Barbecue x Barbecued meat

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Reborn34

Member
Portuguese
Hello Everyone,

I´ve been doing research on these words(barbecue,barbecued meat) and I´ve come to a conclusion:Barbecue is an event where you make barbecued meat,so you can´t say "I eat barbecue",but "I eat barbecued meat".Please,tell me if my sentence is correct:

"I´m crazy about barbecued meat and I eat it every weekend."

Thanks in advance!
 
  • jpyvr

    Senior Member
    English - Canadian
    You're correct in what your state above. However, in casual spoken North American English I've certainly heard the expression "I'm crazy about barbecue and eat it every weekend." It seems when speaking about food, we often verbally abbreviate this way. For example, I've also heard "I'm crazy about Chinese and I eat it every weekend," or "I'm crazy about Mexican and I eat it every weekend." In these cases "Chinese" is short for "Chinese food" and "Mexican" is short for "Mexican food."
     

    Bevj

    Allegra Moderata (Sp/Eng, Cat)
    English (U.K.)
    I would say that a barbecue is an event or place where you barbecue meat.
    Your sentence is correct but it doesn't sound natural.
    I think I would say 'I love meat cooked/done on the barbecue', or simply 'I love barbecues'.
     

    ewhite

    Senior Member
    USA/English
    I disagree with the above posters.

    "A barbecue" or "the barbecue at the Miller house" is an event.

    "Barbecue" without the article is a style of slow cooking meat, or the food that has been slow-cooked in that fashion.

    So, yes, one does eat barbecue. I have never heard the expression "barbecued meat" or "barbecued food".
     

    Doofy

    Member
    English - US
    I agree with eWhite.

    "We are going to a barbecue this weekend."

    "That restaurant has the best barbecue in town."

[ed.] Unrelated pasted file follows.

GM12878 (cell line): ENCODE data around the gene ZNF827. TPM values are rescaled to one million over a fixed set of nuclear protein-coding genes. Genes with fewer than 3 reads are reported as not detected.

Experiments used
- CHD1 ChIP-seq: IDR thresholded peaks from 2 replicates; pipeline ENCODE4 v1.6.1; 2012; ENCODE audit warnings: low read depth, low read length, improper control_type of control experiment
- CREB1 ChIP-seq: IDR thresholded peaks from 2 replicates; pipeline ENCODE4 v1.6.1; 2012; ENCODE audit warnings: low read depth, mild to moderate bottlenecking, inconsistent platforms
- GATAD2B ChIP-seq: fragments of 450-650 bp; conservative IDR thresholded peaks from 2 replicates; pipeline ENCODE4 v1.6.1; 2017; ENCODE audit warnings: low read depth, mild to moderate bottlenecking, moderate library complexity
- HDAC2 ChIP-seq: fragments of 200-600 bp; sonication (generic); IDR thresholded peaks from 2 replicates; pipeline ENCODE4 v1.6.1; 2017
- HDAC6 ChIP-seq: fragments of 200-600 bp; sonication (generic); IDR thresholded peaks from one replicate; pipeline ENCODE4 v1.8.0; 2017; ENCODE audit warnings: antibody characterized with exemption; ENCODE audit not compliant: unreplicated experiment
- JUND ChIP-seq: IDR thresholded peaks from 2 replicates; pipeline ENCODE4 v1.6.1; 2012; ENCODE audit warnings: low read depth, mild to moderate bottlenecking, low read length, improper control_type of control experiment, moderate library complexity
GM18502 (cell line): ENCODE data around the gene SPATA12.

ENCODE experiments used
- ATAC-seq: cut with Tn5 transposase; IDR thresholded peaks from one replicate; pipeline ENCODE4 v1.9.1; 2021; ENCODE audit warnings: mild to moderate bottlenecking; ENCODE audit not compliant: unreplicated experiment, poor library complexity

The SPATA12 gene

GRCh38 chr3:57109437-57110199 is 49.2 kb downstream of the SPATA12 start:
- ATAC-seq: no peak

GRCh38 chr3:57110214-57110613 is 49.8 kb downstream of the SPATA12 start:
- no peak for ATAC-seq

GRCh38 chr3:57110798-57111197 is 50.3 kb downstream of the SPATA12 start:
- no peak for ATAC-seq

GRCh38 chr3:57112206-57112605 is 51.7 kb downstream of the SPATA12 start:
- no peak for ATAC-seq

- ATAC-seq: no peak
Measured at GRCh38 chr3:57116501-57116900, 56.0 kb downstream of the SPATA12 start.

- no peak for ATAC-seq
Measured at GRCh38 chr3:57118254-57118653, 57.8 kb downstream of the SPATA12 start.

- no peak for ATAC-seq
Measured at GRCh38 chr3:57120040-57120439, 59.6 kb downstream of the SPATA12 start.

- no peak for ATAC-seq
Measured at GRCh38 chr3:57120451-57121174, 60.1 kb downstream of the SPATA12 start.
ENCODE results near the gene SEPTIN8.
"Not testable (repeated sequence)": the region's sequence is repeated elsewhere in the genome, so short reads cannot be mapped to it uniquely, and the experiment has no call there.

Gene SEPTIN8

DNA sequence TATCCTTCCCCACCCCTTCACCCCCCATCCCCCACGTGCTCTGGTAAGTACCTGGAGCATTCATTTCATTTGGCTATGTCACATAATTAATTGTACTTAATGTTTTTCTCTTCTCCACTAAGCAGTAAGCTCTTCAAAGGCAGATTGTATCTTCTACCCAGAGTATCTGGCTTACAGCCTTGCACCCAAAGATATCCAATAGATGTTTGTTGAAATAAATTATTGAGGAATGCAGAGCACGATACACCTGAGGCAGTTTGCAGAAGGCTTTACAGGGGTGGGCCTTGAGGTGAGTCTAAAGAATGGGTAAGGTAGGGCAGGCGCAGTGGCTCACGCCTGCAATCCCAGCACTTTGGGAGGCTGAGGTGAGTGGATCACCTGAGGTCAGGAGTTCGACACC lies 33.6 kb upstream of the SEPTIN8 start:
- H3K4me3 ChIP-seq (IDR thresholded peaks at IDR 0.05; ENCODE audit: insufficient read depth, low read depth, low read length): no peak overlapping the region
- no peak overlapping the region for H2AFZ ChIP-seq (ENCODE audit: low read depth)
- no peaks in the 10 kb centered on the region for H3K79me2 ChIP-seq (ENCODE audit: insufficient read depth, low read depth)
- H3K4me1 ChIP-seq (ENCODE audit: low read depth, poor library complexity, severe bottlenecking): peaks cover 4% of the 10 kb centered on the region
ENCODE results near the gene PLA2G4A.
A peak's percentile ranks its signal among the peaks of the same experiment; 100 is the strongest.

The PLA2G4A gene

You might sometimes hear, "We had barbecued ribs and chicken."

    And, at least in the US, it is often abbreviated BBQ!
     

    JamesM

    Senior Member
    I agree with the above, but I have heard "barbecued meat" before. I have usually encountered in a situation where someone is discussing barbecued meat in general or when referring to different types of barbecued meat, such as barbecued chicken, beef and pork.

    Here are a few examples:

    http://www.yelp.ca/biz/big-ts-bbq-and-smokehouse-calgary-2

    They brought out a giant platter of all these different kinds of barbecued meat. There was different smoked meat, chicken, ribs, and pulled pork.

    (This page also shows examples of people using "barbecue" to mean "barbecued meat.")

    http://www.michaelvanstraten.com/eatinghealthy.php?id=61

    For years there have been persistent stories that barbecued meat can be carcinogenic.

    (I wouldn't expect "barbecue", meaning "barbecued meat", in a formal statement.)


    http://www.naplesnews.com/news/2005/jul/06/ndn_cuisine__dry_rubs_and_mop_sauces_for_the_grill/

    In general, large pieces of barbecued meat will seem more tender if sliced thinly across the grain for serving.
     

    sistergirl

    New Member
    English - U.S.
    In many areas of the southern U.S., the word "barbecue" (or "barbeque" or "BBQ") by itself is used to refer to pork that has been cooked slowly over a fire, chopped up, and flavored with a sauce or seasonings. Any other kind of grilled meat is "barbecued chicken (or beef or ribs)."
     

    ewhite

    Senior Member
    USA/English
    The barbecued meat in JamesM's examples probably refer to grilled meat.

    Barbecue is what sistergirl said above. My only addition would be that in Texas, barbecue is beef. I know this because I love the Food Network. And barbecue.
     

    panjandrum

    Lapsed Moderator
    English-Ireland (top end)
    I have never heard barbecue used to refer to food.
    Barbecue is the event or the device on which the food is cooked.
    So, I love barbecues, or I love a barbecue, but I don't eat barbecue.
     

    sistergirl

    New Member
    English - U.S.
    This is one of those words that seems to change meaning depending on where in the world you are. Many people define it the way panjandrum does, as being the event and/or the cooker.

    To me, "barbecue" conjures up the image of a whole hog cooked over coals, then chopped and seasoned with vinegar, salt, and pepper. As ewhite pointed out, a Texan will have a whole other idea, as will an Alabaman. Indeed, long and passionate debates have been held as to what constitutes "real barbecue."
     

    ewhite

    Senior Member
    USA/English
    i hereby unsubscribe from this thread lest I be tempted to hop on a plane to Tennessee. Or Kansas City.
     
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